When the data message is supplied to the receiver, the switches 17, 18, 24, 25 and 43 are all set to position I. The received signal whose in-phase and quadrature components are respectively available at the output of the sampling devices 5 and 6 is demodulated in the demodulator 11 and equalized in the equalizer 14, and its in-phase and quadrature components are then applied to the data detection system 19 through the switches 17 and 18, both of which are set to position I. At each signaling instant, the detection system 19 provides the components of the detected symbol on the output lines 20 and 21 and the components of the error signal on the output lines 22 and 23. The latter components are applied through the switches 24 and 25, both of which are set to position I, to the equalizer 14, which derives therefrom control signals used to adjust its coefficients. The device 42 assures that the clock remains synchronized.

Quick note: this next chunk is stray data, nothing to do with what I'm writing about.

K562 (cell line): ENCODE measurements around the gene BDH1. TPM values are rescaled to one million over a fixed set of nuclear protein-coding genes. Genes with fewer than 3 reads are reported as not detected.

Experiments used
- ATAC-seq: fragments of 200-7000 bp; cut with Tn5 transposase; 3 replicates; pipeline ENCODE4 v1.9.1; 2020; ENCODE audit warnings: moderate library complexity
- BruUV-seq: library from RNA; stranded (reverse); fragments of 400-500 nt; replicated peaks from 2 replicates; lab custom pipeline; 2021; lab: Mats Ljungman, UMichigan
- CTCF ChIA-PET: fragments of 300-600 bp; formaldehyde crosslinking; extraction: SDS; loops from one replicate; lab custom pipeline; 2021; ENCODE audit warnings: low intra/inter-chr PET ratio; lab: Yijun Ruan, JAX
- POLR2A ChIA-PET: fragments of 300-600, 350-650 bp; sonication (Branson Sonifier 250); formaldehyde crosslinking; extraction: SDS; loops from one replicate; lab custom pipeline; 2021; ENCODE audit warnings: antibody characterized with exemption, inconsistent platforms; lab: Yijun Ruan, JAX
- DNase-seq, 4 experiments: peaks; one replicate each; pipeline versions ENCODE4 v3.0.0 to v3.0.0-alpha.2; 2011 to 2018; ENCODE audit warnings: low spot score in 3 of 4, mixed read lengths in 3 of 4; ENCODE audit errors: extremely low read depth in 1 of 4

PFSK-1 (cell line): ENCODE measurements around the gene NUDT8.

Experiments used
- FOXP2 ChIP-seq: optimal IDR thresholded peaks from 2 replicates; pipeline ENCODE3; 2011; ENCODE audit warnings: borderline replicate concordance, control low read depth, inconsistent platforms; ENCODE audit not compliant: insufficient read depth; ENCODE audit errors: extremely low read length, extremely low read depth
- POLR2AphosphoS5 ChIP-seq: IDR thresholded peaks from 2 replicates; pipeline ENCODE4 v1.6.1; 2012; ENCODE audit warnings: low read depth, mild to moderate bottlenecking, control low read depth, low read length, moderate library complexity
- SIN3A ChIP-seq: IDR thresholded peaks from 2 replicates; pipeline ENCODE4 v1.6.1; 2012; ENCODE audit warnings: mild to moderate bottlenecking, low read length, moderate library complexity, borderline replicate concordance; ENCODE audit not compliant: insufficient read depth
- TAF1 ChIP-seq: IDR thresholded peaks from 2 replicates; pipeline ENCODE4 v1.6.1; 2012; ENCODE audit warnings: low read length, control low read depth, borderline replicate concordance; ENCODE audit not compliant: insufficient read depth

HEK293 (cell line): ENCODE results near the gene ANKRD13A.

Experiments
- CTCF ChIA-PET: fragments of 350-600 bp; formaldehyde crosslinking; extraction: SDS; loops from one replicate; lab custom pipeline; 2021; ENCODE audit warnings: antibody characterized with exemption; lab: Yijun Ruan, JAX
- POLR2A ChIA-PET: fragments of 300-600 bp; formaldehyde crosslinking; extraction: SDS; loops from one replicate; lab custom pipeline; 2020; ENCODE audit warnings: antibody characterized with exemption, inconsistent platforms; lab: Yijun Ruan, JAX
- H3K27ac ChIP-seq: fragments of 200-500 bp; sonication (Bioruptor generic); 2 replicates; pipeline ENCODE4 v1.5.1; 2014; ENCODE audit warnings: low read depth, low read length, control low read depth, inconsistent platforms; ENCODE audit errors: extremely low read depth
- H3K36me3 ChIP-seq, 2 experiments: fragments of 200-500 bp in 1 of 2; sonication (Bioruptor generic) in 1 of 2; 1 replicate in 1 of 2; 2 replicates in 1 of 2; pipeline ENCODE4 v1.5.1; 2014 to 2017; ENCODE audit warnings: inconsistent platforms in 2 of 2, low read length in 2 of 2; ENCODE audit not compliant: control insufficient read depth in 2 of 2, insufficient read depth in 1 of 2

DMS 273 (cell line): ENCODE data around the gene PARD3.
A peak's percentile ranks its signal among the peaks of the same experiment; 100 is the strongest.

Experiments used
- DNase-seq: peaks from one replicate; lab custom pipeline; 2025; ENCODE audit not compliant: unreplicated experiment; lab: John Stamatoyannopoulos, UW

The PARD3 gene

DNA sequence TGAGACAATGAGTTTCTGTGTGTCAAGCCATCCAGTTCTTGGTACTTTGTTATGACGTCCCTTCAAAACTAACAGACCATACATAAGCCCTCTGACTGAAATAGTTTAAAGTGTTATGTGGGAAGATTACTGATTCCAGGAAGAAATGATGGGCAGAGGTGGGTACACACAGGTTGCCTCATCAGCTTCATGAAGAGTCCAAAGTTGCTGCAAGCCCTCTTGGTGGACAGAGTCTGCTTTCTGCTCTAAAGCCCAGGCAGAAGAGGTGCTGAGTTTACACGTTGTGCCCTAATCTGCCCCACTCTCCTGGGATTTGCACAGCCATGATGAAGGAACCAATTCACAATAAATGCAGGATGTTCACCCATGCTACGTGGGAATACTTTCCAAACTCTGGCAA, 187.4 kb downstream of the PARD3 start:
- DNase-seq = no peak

The initial adjustment of the clock will now be described in detail. It will be assumed that the method used by the device which effects the initial adjustment of the clock requires that the duration of the synchronization signal be equal to p times the signaling period T. In the receiver shown in FIG. 1, the incoming signal is sampled by the device 2 at a rate equal to m times the signaling rate, and a synchronization signal of said duration will be received as a sequence of N=pm samples. In accordance with the invention, the length of the delay line 47 should be such as to enable at least N samples to be stored therein. Thus, if the delay line 47 has N stages, when the beginning of the equalizer training sequence is detected by the signal detector 39, the N samples stored in the delay line 47 will be known to be synchronization signal samples from which the control signal controlling the initial adjustment of the clock can be derived. However, the incoming signal may be affected by transient phenomena when the transition between the synchronization signal and the equalizer training sequence occurs; as a result, those samples of the received synchronization signal which precede the beginning of the training sequence may be distorted and should preferably not be used for deriving said control signal. In a preferred embodiment of the invention, a predetermined number G of samples that immediately precede the beginning of the training sequence (see FIG. 2) are not used for deriving the control signal. Accordingly, the delay line should comprise at least N+G stages, so that when the beginning of the training sequence is detected by the signal detector 39, said control signal will be derived from the N samples stored in the delay line which precede the newest G samples.